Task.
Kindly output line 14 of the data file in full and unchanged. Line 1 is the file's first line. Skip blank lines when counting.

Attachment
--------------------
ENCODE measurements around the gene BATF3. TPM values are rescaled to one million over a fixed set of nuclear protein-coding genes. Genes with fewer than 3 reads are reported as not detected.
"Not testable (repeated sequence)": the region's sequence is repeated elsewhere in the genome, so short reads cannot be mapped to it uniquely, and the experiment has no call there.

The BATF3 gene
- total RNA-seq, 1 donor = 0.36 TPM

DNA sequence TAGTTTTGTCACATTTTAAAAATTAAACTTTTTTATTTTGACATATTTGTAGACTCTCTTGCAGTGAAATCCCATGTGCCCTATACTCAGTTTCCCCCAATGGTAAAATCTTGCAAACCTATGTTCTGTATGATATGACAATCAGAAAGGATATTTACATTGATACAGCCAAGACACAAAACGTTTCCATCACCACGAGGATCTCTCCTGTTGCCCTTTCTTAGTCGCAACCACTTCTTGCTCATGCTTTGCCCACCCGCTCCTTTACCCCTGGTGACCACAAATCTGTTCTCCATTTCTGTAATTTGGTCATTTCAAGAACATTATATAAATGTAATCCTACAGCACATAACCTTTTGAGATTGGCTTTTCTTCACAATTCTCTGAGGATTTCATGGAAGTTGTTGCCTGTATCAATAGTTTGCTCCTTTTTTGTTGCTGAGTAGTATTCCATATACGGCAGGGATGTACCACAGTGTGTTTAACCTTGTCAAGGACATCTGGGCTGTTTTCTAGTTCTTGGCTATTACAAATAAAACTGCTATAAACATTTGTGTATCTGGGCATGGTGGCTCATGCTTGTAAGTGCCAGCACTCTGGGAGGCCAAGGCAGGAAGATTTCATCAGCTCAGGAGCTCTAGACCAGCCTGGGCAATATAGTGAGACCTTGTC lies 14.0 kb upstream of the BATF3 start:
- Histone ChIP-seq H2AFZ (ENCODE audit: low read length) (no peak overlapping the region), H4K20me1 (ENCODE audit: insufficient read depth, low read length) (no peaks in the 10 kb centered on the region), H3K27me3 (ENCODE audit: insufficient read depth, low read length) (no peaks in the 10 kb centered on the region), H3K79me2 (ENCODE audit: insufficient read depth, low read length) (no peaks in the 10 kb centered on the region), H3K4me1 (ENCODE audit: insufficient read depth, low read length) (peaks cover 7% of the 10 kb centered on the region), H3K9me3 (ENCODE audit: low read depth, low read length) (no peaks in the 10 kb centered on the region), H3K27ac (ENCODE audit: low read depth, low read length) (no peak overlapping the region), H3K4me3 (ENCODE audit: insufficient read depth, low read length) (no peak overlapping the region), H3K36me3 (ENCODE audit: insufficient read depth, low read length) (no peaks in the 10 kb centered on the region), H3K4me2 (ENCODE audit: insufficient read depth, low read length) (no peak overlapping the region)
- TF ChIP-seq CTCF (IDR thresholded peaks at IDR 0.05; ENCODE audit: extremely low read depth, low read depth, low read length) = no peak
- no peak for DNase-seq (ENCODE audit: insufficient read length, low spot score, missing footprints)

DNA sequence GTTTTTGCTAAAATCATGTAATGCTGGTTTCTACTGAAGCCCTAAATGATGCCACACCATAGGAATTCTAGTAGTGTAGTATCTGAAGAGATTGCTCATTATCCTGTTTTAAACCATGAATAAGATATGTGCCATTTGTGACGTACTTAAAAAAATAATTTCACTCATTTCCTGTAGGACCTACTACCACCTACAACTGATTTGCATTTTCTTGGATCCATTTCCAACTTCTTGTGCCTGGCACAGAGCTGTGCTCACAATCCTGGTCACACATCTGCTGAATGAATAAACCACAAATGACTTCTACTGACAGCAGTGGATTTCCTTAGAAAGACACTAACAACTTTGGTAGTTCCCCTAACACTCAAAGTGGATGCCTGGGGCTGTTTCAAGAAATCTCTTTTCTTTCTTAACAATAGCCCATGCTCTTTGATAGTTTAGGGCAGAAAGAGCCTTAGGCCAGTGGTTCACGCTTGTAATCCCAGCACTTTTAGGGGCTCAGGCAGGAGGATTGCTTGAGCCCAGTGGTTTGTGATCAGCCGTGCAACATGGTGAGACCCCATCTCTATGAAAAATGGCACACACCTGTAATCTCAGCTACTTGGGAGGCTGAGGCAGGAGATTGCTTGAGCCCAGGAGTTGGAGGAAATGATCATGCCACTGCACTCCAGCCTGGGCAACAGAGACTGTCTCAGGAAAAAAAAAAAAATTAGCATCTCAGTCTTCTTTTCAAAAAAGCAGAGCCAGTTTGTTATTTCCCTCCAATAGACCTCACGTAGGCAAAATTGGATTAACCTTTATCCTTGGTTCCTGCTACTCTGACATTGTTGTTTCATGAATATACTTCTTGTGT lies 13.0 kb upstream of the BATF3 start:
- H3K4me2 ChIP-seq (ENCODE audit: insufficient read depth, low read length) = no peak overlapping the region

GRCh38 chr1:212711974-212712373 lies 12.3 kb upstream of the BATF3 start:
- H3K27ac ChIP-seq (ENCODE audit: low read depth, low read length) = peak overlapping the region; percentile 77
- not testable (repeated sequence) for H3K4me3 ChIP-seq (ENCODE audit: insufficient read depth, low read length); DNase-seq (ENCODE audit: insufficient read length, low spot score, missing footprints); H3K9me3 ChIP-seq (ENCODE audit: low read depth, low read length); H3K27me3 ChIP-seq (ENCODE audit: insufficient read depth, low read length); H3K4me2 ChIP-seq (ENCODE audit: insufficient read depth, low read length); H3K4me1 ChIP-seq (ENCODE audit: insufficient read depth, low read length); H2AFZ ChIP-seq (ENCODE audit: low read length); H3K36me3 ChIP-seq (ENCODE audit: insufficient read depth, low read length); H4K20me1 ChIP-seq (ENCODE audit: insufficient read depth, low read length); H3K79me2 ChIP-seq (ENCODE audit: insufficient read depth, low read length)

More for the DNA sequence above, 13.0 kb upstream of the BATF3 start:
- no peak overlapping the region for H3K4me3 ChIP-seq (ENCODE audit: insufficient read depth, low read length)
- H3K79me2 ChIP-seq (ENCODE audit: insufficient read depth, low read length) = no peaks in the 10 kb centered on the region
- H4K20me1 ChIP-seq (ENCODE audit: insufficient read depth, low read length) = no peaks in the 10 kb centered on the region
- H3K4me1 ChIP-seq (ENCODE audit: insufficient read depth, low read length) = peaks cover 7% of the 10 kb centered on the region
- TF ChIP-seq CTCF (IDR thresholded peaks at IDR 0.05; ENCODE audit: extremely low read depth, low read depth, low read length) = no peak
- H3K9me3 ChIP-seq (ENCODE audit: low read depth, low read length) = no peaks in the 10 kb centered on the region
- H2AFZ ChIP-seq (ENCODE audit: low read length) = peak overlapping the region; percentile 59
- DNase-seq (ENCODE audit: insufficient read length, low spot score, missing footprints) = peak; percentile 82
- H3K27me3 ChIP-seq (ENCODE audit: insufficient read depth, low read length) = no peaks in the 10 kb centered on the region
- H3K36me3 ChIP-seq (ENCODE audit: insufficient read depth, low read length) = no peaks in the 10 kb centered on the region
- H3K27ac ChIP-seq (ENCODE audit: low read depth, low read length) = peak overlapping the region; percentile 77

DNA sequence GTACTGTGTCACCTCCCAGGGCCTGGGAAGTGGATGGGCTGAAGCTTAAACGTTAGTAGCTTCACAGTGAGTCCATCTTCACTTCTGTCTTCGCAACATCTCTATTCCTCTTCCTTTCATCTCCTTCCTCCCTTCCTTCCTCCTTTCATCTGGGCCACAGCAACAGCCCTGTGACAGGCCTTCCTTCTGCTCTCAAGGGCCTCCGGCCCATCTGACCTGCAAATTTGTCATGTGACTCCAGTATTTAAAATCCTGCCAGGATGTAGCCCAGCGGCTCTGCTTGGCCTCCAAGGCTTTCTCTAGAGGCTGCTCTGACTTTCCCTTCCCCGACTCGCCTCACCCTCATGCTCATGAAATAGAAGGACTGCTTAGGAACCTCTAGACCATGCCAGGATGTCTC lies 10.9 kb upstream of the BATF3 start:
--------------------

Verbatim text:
More for the DNA sequence above, 13.0 kb upstream of the BATF3 start: